Plants as processes.
Ecological planting can take many forms. One form is biogeographical in that plants from a certain area are grown together as a community. The communities have developed over a long time and are often used for historic situations as they are almost a restoration method of planting.
A second method is to take plants that exist throughout the world in similar situations and put them together providing more flexibility but novel communities. For example, here in Exmouth where we garden on dry, coastal sand with large pebbles, we are able to grow a large range of New Zealand plants that come from a similar type of environment but the other side of the world. Here the aim is a general naturalistic impression rather than a direct copy, but one where plants are more liable to support themselves with minimal intervention.
Whichever method is used, they both aim for the idea that diversity is healthy.
In the US there is a lineage of naturalistic planting often using native planting. Prairie planting ws driven by a romanticised view of the landscape – landscapes as seen by the white settlers. But what they were not was landscapes free from human intervention because the indigenous people had been ‘working’ them for aeons. The flora were not natural communities but those that had established after bison had been through and disturbed the land to which the plants had become adapted.
This type of planting should change over time as the plants seed and move around the area. In fact, this is the only constant of this type of planting. Van Sweden and Oehme developed this style of planting with grasses and perennials on quite a large scale. The were less interested in colour, but more interested in texture, height and drama. Colour was just left to do its own thing.
Rainer and West moved this style of planting on a stage with the layering of plants to fill every niche including complete ground cover. Annuals are also included particularly if there has been significant ground disturbance during the design. Balancing the needs of people and plants: the range and type of plant with what people find beautiful is a system of plant communities that shows great promise. It is something that I am trying to find my way with on the wildlife garden.
In the 80s we started to see the Dutch ‘new perennial’ planting as shown through Gerritsen and Oudolf where naturlaistic planting was mixed with modern design. Wild planting with strong design. They rejected the idea of continuous and intensive labour to maintain the gardens but meant that they needed a different palette of plants such as wild plants and ornamental grasses. In fact, this led to the development of the Oudolf’s nursery so that they could obtain the plants that they needed and wanted for their designs. Oudolf is the surviving member of this group and is interested in plant colour but he considers the flower’s shape and seed heads first, then the leaf shape and texture and then colour. He is the master of plant structures and shapes once they have lost their leaves so that they look good into winter. This type of planting relies on careful selection of plants, something Oudolf has been researching for many years.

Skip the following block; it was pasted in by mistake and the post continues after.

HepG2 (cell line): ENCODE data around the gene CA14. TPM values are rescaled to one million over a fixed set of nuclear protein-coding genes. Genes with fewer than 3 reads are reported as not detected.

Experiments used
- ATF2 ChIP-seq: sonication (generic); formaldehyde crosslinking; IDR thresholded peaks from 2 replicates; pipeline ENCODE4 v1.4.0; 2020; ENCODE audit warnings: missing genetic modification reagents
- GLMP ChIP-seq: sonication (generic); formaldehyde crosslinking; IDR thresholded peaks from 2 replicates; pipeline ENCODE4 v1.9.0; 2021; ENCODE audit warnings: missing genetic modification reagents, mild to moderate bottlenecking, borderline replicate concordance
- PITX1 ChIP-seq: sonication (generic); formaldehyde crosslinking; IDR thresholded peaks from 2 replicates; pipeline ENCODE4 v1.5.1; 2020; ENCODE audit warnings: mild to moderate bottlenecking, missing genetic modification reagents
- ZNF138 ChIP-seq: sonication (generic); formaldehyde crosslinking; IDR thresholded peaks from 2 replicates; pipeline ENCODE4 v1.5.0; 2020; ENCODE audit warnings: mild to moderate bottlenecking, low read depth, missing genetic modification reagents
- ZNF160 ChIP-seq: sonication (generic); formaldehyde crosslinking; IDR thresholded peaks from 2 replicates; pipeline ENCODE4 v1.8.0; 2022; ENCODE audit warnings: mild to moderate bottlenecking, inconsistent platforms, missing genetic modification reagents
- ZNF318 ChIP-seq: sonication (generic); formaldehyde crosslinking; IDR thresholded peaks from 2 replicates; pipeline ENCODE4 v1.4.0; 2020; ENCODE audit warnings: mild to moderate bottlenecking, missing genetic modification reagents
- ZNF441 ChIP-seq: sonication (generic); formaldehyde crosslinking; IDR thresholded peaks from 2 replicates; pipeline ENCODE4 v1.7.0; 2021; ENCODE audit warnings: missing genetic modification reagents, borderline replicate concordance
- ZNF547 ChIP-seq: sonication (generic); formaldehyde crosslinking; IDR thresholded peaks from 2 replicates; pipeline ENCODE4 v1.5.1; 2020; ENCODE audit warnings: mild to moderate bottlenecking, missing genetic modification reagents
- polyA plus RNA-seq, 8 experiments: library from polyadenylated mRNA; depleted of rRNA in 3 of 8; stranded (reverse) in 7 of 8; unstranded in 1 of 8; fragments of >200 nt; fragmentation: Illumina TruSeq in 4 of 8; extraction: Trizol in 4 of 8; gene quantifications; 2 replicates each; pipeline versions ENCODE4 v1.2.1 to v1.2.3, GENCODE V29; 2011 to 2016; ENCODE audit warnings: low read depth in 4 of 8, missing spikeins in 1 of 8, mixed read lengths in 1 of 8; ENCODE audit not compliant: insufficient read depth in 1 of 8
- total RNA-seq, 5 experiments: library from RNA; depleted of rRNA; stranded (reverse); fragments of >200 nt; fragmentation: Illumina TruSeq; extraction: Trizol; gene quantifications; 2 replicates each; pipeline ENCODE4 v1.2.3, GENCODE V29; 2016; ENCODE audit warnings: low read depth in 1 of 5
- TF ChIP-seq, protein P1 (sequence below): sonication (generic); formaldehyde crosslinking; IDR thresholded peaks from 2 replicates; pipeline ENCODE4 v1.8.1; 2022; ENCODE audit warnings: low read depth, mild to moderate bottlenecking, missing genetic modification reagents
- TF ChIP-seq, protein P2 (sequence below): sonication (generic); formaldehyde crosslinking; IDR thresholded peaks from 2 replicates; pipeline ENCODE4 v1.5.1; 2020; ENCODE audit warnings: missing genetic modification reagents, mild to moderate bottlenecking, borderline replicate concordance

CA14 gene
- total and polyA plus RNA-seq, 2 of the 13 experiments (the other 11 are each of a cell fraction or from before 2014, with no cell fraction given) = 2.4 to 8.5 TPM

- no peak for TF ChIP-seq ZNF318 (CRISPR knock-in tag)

Recent work such as Hitchmough and Dunnett has focused on random planting of species, sometimes through seed mixes to explore how communities and individual plants are responding to climate change and therefore provide useful indications of the future of vegetation, particularly for urban areas.
In Britain, work was undertaken to look at newly built on areas and not importing top soil but using what was present, disturbance, clay, rubble and shale and linking planting that remained arund teh outside of the housing site to planting within and around to create a richer and more diverse stimulating environment for the people who live there.
This cleared teh way for Hitchmough and Dunnett and the Sheffield school of planting, their most high-profile planting being the Olympic Park in London in 2012.Although the worked together on this, they do have distinct ideas on the relationship between ecological and aesthetics. What does tie them together is their scientific rigour of ecological planting. The university is a hotbed of research focusing on the relationship between planting and people in urban areas.
James and Helen Basson are using science to push forward the art of planting in the south of France where it is hot and dry. They focus on water-conscious methods of planting and research the stress-tolerance of plants and the communities they inhabit. So, the landscape may use Rosemary but eh Bassons will use up to 20 varieties that flower at different times, some of which will come from drier parts of the region such as Greece and Turkey and which will work with severe drought. This means that as the climate changes and becomes hotter the planting will survive. Most planting is in in 10cm of gravel mulch to help root run with deeper levels of gravel where they are deemed necessary. Whilst they do import materials, they do not irrigate and therefore waste precious resources. The gardens are constantly changing because some plants have shorter lives, lavender, cistus and rosemary about six years, and they prune or what they call ‘goat prune’. This replicates the grazing which takes place in the wider environment.
The Bassons have created a large database of plants based on where they grow best with many variables and are now useing AI to help process the data. This means that they will be able to identify which plants will become over dominant in an area and what the ideal balance of species is to make the community diverse and complex. Future factors they would like to add in are things such as scent and to link to climate databases. Phew. Garden design by AI!
You can read part 1, part 2, part 3, part 4, part 5 and part 6 if you click on the links.